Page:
An earnest, entertaining tale of adolescence and fantasy fandom.

TOMMY AND THE ORDER OF COSMIC CHAMPIONS

A young boy in 1980s Ohio embarks on a harrowing journey of self-discovery in Rapino and Grate’s middle-grade coming-of-age novel.

It’s 1988, and it’s 11-year-old Tommy Grant’s last summer before entering junior high. It turns out to be a memorable season for all the wrong reasons, though, as his incessantly feuding parents mull over divorce and his best friend dumps him. Things don’t get better during the new school year, as bullies target him and he becomes a social outcast. Tommy takes solace in his fandom of Order of Cosmic Champions, a canceled animated SF TV series that lives on in comic books and action figures. He also pins his hopes on a contest in which a winning design for a new OoCC character could score him a college scholarship and the chance to see his design made into a toy. The eventual results of this competition lead him to a rash decision: to secretly travel to Brooklyn, New York, alone to convince a stranger to make a dream come true. Along with the inherent dangers of hitchhiking, the imaginative 12-year-old faces inner demons that manifest as menacing OoCC villains, including Mechani-Ghoul, the rather vicious robotic character that he created. He’ll have to fight off these baddies if he wants any shot at reaching his destination. Meanwhile, back in Ohio, Miranda Vitalis, a new girl in school who’s taken a shine to oblivious Tommy, is worried about him. As she hunts for clues to where he’s gone, she may have to confront his parents, who’ve all but ignored their now-runaway child.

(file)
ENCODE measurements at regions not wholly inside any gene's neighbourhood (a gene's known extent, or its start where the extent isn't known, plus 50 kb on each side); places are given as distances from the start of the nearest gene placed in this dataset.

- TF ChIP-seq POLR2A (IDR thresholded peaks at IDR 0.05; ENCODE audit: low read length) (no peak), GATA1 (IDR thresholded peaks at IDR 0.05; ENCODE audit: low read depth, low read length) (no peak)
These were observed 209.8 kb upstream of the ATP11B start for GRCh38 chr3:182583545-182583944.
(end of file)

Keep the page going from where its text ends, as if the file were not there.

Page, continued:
The fantasy sequences in Rapino and Grate’s story revel in ambiguity. Readers may wonder if these battles are just playing out in Tommy’s head or if they’re somehow real, which the narrative hints is possible. Although these sequences are exhilarating, the novel is at its best when it centers on real-world troubles. Tommy’s father, for example, is losing a struggle with alcohol addiction, and some readers may find the accounts of bullying difficult to read. Likable, intelligent Miranda is a welcome reprieve from this darkness, and she has more in common with Tommy than either of them initially realizes. The authors root the story in familiar popular culture; the cartoon and toy line, for instance, have more than a passing resemblance to He-Man and the Masters of the Universe. The villains sport such names as Skullagar and EyeSpy, and Tommy’s own dazzling (and terrifying) bad guy has a metal claw and an arm that’s a giant cleaver. Likewise, references to popular films, video games, and classic ’80s tech, such as VHS tapes and the Sony Walkman, often appear. The authors’ prose colorfully details everything from fantastical clashes to Tommy’s breakfast: “The pancakes were as fluffy as cartoon clouds, and the maple syrup with tiny puddles of melting butter was ambrosia.” The lively story, however, never loses sight of its main theme, as Tommy grows up and learns that one can’t always fight change.

An earnest, entertaining tale of adolescence and fantasy fandom.

Pub Date: Oct. 18, 2022

ISBN: 978-1-62634-966-7

Page Count: 392

Publisher: Greenleaf Book Group Press

Review Posted Online: May 24, 2022

Kirkus Reviews Issue: tomorrow

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Engrossing, contemplative, and as heart-wrenching as the title promises.

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THEY BOTH DIE AT THE END